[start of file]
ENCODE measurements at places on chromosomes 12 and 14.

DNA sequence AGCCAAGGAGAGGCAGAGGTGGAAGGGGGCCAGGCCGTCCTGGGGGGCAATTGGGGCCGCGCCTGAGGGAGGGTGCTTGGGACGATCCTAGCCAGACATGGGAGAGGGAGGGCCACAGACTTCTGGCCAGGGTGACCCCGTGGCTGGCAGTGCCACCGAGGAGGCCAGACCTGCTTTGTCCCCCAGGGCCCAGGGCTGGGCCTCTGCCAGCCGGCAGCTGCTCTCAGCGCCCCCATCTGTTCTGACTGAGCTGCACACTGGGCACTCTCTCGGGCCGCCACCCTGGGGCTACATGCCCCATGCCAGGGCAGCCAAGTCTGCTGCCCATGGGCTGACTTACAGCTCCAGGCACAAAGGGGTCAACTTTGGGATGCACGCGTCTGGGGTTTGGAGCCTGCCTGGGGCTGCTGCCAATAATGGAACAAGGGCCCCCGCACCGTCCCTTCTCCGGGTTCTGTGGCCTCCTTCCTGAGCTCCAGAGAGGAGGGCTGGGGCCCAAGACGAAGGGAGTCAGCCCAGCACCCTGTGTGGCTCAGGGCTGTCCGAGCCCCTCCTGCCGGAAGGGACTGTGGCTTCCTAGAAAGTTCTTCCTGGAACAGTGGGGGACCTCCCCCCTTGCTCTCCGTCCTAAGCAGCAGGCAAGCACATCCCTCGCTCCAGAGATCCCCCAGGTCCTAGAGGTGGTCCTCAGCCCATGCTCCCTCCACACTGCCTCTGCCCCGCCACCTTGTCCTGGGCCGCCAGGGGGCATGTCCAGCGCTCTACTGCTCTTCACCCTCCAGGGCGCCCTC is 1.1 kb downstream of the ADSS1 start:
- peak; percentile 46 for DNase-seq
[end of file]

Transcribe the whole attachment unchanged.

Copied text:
ENCODE measurements at places on chromosomes 12 and 14.

DNA sequence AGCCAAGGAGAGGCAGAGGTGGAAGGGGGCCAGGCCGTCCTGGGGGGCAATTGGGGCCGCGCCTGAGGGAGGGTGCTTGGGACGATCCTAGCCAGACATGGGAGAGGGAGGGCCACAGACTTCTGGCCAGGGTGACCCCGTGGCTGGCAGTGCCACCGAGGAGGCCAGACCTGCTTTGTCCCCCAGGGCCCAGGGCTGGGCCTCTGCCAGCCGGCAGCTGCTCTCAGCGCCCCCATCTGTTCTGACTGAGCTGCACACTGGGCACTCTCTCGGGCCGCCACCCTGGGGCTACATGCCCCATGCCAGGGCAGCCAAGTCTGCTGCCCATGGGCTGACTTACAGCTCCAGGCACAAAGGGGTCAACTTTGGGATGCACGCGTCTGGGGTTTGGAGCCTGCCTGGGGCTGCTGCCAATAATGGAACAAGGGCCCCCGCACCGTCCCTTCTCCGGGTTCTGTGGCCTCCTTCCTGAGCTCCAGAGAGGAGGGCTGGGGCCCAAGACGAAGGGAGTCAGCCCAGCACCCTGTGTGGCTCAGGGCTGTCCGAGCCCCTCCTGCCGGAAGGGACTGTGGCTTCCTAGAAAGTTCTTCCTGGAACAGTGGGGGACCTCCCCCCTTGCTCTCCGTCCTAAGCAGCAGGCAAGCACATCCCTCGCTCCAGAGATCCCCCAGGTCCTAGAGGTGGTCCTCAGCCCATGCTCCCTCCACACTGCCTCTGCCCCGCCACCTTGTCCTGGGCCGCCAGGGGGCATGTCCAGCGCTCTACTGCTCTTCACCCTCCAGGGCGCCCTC is 1.1 kb downstream of the ADSS1 start:
- peak; percentile 46 for DNase-seq